Below are my complete clinic notes on Etude No. 2, “The Slow Etude,” from this year’s Texas TMEA All-State Soprano Clarinet Etudes. Watch for my notes on Etudes 1 and 3 coming soon! Check out my previous posts on the all-state etudes: CLICK HERE.
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Etude Book: David Hite editor, Artistic Studies, Book 1 – From the French School, Published by Southern Music [Rose Etudes] (For official TMEA listing, click HERE.)
Note: Cyrille Rose (1830-1902) was a very important clarinet teacher at the Paris Conservatory and 1st clarinetist with the Paris Opera orchestra for 34 years. Rose did not compose these etudes, but he adapted and enhanced etudes written for other instruments. He “clarinetized” them.
Etude 2, “The Slow Etude,” Andante cantabile, Page: 66, Key: A Major, Etude Title: 32 Etudes, No. 21, Play from beginning to end. Tempo: Quarter Note = 58-66, Errata: NONE
Composer and Style: This Rose etude is based on an etude by court oboist Franz Wilhelm Ferling (1796-1874) – to view the original etude, click HERE and go to Etude #33. Ferling’s “intimate knowledge of French opera” inspired him to produce this etude in the style of a Romance (cite). This excellent etude is LOADED with opportunities for emotional musical expression and creativity. THINK OPERA! Further, recall that that Rose himself was 1st clarinetist with the Paris Opera orchestra for 34 years. So, Opera, Opera, Opera! “Wear Your Heart on Your Sleeve” and make the judges cry!!
Overview: Moderately slow etude in the style of Romantic Era opera with 4 major issues: Tone, “Over-The-Top” Romantic Phrasing, Rhythm, and a long Cadenza.
Sections and Phrases: Etude breaks down into 4 clear phrases: P1 = m1-m8, P2 = m9-m17, P3 = m18-m27, and P4 = m28-end.
Tempo: Unlike many of the slow Rose Etudes, I suggest performing this etude in 4 with quarter note as the beat (one quarter note = one beat). The original Ferling Etude upon which this was based (Ferling #33 – see above) was marked “Adagio” (slow), but Rose changed it to an “Andante” (a more moderate tempo). In m34 at “piu lento” perform in 8 with eighth note as the beat (one eighth note = one beat) for remainder of etude.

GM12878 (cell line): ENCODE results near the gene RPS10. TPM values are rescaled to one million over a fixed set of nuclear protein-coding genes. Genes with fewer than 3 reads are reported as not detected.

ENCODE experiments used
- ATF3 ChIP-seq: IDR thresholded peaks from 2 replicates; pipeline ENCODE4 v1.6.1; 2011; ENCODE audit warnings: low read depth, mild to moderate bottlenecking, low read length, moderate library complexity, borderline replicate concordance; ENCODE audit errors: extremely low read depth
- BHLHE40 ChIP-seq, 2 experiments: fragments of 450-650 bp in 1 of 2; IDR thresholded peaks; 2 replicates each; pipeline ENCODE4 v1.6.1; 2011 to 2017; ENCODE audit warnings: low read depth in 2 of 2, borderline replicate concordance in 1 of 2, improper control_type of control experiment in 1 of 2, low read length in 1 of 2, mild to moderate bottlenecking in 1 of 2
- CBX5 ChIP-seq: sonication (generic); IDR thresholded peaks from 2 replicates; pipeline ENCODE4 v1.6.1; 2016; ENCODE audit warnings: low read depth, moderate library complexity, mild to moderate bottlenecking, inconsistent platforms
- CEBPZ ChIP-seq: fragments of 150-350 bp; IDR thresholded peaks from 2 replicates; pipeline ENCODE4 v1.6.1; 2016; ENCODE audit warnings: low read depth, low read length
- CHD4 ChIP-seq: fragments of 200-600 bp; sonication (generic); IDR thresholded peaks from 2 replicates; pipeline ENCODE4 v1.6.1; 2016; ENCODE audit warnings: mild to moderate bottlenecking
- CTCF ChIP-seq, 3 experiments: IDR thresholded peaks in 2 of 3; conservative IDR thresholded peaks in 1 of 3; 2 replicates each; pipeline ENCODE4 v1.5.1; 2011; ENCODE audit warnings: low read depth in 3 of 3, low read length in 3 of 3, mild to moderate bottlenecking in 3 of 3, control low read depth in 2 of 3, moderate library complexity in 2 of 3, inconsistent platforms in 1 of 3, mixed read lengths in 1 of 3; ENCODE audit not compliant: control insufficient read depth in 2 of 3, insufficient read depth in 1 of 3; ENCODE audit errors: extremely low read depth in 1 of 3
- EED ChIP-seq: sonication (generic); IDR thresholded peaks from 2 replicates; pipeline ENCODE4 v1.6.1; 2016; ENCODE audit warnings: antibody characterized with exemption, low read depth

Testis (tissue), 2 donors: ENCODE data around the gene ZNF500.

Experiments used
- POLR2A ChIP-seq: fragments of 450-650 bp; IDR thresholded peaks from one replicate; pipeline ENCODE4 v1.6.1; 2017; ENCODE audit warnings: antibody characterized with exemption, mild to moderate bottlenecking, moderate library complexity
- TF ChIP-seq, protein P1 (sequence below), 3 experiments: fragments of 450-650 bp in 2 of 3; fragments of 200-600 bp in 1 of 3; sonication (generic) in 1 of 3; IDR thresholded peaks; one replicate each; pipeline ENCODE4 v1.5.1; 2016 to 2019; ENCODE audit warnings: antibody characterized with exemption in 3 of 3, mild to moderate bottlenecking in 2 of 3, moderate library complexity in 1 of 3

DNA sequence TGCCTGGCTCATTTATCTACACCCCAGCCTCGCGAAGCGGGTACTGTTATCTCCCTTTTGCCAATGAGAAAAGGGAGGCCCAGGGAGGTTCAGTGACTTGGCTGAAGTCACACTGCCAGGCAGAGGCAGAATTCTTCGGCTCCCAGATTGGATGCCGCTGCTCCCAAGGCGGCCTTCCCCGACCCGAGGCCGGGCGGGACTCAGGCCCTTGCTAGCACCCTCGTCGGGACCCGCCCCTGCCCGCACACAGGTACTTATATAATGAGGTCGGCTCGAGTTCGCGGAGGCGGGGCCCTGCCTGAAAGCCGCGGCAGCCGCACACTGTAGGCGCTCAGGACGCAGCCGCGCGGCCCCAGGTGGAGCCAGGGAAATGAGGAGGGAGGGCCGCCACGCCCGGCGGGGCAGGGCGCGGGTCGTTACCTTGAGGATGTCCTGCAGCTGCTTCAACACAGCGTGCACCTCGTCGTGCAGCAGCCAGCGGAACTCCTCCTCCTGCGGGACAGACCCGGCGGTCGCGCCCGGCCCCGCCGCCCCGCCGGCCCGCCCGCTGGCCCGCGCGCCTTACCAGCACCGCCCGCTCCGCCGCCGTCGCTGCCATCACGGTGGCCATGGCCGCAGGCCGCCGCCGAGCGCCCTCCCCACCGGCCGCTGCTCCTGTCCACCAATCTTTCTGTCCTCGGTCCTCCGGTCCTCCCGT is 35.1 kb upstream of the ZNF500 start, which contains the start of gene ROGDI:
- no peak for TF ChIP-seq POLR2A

Musical Issues: The tempo indication, “Andante,” should be understood here as a somewhat “moderate” tempo. “Cantabile” means “singing.” (In Italian and Spanish “Cantar” translates “to sing.”) So, sing at a moderately slow tempo on your clarinet. The word, “dolce” is written at the start of the work at m1 and again at the beginning of P4 (m28). “Dolce” means “sweetly.” However, I generally think of dolce meaning “tenderly.” Dolce can have some muscle to it and is not always played at a soft dynamic – see Brahms, for example. The editor of our edition, David Hite, (who tended to overedit) added the word “placido” to dolce at m1. I suggest thinking of this as “smooth.” It is critical you understand all the terms and indications that are on the music. They clearly indicate an over-the-top operatic style of phrasing. Always play with the most beautiful tone possible. In an audition, tone quality should be considered one of the most important factors.
Rubato: Teaching and performing with Rubato is always a precarious business; however, at least some rubato is certainly called for in a number of spots in this etude. I especially suggest the use of rubato and some stringendo in m12-m14 leading up to the cadenza that starts in m15. A tip on using rubato: learn the passage straight with and without a metronome, and then add rubato. Once rubato has been added, always go back and practice it straight at times. [NOTE: ALWAYS LEARN A WORK WITH DYNAMICS, DO NOT TRY TO ADD DYNAMICS LATER!]
Problem Passages: 3 spots: m12-m14 leading up to the cadenza, the cadenza in m15–m17, and m22–m25. In m16, consider playing the chromatic passage in the cadenza as an F chromatic scale in sixteenth notes – but speed up, of course.
Technical Issues: Rhythm: There are some tricky spots: especially m2 and m29 plus m21-m25. Trills: In m22, I suggest one-note trills. This will make the make the trill/grace note figure like a turn and that is a good thing. The trills in m24 are tricky – on the first one, I suggest moving pinky and ring finger together. This will take practice, stay at it. Turns: Play the turn in m30 the way it is written out in m3. In m19, play the turn with 5 equal notes on the upbeat OR perform it the same as the trill/grace note figure of m22 (I prefer this one). Articulation: All staccatos whether with slur (m12) or not (m22) should be light and detached, not too short – use a light tongue stroke. Use your ears to adjust the lengths of the notes. Fingerings: Use fork fingering for high D# in m25. Use right C# in m33. Consider resonance fingerings in exposed throat tone spots; however, remember that good voicing is the best resonance fingering!
Scale and Arpeggio Cheat Sheet: Scales: A major, F Chromatic. Arpeggios: A major (A C# E), E major (E G# B), B7 (B D# F# A)
Breathing: As marked. Follow the phrasing as much as possible. A couple breathing spots to consider – m14 before the high D; m15 in the cadenza between the first line E and D#.
Suggested Listening: Listen to great opera like singers Natalie Dessay and Maria Callas. (I’m especially crazy about Natalie Dessay.) Here’s a few videos (click on the name): Dessay 1, Dessay 2, Dessay 3, and Callas.